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Human capital and export diversification as new determinants of energy demand in the United States

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  • Shahbaz, Muhammad
  • Gozgor, Giray
  • Hammoudeh, Shawkat

Abstract

This paper investigates how education and export diversification contribute to energy demand by also incorporating the role of natural resource, oil prices and income in driving energy demand function for the United States (U.S.) economy. In doing so, we apply the unit root test of Kim and Perron (2009) and the bootstrapping autoregressive-distributed lag (ARDL) cointegration approach developed by McNown etal. (2018), which accommodates the presence of a single unknown structural break in the series. The empirical results confirm that the variables are cointegrated in a long-run relationship. Education is negatively linked to energy demand, and export diversification also decreases this demand in the long-run. On the other hand, economic growth increases energy consumption, while oil prices reduce energy demand in the long-run. Natural resource production affects energy consumption positively. Further, the Vector Error Correction Mechanism (VECM)'s Granger causality analysis reveals a feedback effect between education and energy demand. Export diversification causes energy demand, and in return, energy demand causes export diversification. A bidirectional causality also exists between economic growth and energy demand. The paper also discusses the potential implications of the results.

Suggested Citation

  • Shahbaz, Muhammad & Gozgor, Giray & Hammoudeh, Shawkat, 2019. "Human capital and export diversification as new determinants of energy demand in the United States," Energy Economics, Elsevier, vol. 78(C), pages 335-349.
  • Handle: RePEc:eee:eneeco:v:78:y:2019:i:c:p:335-349
    DOI: 10.1016/j.eneco.2018.11.016
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    Cited by:

    1. Yao, Yao & Ivanovski, Kris & Inekwe, John & Smyth, Russell, 2019. "Human capital and energy consumption: Evidence from OECD countries," Energy Economics, Elsevier, vol. 84(C).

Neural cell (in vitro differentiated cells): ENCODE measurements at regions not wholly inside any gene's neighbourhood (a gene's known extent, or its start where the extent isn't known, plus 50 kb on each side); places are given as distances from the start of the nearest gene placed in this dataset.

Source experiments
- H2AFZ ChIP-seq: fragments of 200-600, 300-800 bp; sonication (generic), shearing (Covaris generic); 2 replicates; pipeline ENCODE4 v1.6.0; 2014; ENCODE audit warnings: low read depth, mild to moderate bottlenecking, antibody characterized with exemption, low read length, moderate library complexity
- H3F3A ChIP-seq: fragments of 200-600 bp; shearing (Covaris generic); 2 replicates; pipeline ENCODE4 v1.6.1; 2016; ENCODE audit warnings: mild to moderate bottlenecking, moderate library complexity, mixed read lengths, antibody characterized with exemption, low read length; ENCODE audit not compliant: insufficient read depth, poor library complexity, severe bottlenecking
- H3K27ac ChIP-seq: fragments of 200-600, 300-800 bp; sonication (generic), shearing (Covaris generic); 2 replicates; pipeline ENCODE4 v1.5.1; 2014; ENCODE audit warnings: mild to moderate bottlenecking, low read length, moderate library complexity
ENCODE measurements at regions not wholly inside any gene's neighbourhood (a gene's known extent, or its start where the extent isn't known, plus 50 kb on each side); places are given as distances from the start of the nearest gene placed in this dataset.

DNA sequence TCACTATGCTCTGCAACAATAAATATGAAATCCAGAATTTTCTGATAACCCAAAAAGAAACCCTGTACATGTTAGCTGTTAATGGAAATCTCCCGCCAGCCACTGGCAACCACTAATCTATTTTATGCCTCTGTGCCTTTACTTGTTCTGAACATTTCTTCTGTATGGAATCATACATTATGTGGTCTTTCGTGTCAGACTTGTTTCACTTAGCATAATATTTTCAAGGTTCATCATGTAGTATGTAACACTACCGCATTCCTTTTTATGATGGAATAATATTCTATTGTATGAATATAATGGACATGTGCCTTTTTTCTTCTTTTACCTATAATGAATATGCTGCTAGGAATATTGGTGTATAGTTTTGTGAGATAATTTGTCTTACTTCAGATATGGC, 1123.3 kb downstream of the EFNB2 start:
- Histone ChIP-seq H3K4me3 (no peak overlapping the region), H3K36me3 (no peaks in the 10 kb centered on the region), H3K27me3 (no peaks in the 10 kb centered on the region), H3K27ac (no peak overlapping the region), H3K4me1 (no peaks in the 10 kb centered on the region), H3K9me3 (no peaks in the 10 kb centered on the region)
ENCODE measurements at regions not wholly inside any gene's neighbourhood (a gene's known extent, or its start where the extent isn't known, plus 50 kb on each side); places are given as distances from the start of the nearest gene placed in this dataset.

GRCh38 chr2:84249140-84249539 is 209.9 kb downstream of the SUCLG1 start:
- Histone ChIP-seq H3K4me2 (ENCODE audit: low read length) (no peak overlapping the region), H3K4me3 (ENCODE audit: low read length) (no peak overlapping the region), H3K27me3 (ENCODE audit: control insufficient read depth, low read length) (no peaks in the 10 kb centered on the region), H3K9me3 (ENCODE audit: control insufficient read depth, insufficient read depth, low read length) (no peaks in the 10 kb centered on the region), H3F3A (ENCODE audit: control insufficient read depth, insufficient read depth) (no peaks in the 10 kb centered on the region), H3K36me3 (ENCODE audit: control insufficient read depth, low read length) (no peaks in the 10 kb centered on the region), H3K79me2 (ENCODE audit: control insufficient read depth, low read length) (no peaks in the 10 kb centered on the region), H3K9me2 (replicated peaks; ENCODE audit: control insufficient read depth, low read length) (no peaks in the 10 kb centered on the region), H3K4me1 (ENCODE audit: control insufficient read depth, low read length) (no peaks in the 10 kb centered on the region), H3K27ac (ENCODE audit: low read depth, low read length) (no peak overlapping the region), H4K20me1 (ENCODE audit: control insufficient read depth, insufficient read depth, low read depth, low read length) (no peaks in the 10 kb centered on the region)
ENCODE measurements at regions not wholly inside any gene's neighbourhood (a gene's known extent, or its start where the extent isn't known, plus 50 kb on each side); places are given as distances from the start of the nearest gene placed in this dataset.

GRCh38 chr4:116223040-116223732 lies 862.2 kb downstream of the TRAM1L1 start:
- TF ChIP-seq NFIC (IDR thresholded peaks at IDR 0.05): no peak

2. Muhammad Shahbaz & Giray Gozgor & Philip Kofi Adom & Shawkat Hammoudeh, 2019. "The technical decomposition of carbon emissions and the concerns about FDI and trade openness effects in the United States," International Economics, CEPII research center, issue 159, pages 56-73.
    3. Xia, Yan & Kong, Yishu & Ji, Qiang & Zhang, Dayong, 2019. "Impacts of China-US trade conflicts on the energy sector," China Economic Review, Elsevier, vol. 58(C).
    4. Zafar, Muhammad Wasif & Zaidi, Syed Anees Haider & Khan, Naveed R. & Mirza, Faisal Mehmood & Hou, Fujun & Kirmani, Syed Ali Ashiq, 2019. "The impact of natural resources, human capital, and foreign direct investment on the ecological footprint: The case of the United States," Resources Policy, Elsevier, vol. 63(C), pages 1-1.
    5. Khan, Ali Nawaz & En, Xie & Raza, Muhammad Yousaf & Khan, Naseer Abbas & Ali, Ahsan, 2020. "Sectorial study of technological progress and CO2 emission: Insights from a developing economy," Technological Forecasting and Social Change, Elsevier, vol. 151(C).
    6. Azad, Rohit & Chakraborty, Shouvik, 2020. "Green Growth and the Right to Energy in India," Energy Policy, Elsevier, vol. 141(C).

    More about this item

    Keywords

    Energy demand; Education; Export diversification; Oil prices; Natural resources;

    JEL classification:

    • Q43 - Agricultural and Natural Resource Economics; Environmental and Ecological Economics - - Energy - - - Energy and the Macroeconomy
    • Q41 - Agricultural and Natural Resource Economics; Environmental and Ecological Economics - - Energy - - - Demand and Supply; Prices
    • L25 - Industrial Organization - - Firm Objectives, Organization, and Behavior - - - Firm Performance
    • I25 - Health, Education, and Welfare - - Education - - - Education and Economic Development
    • O13 - Economic Development, Innovation, Technological Change, and Growth - - Economic Development - - - Agriculture; Natural Resources; Environment; Other Primary Products

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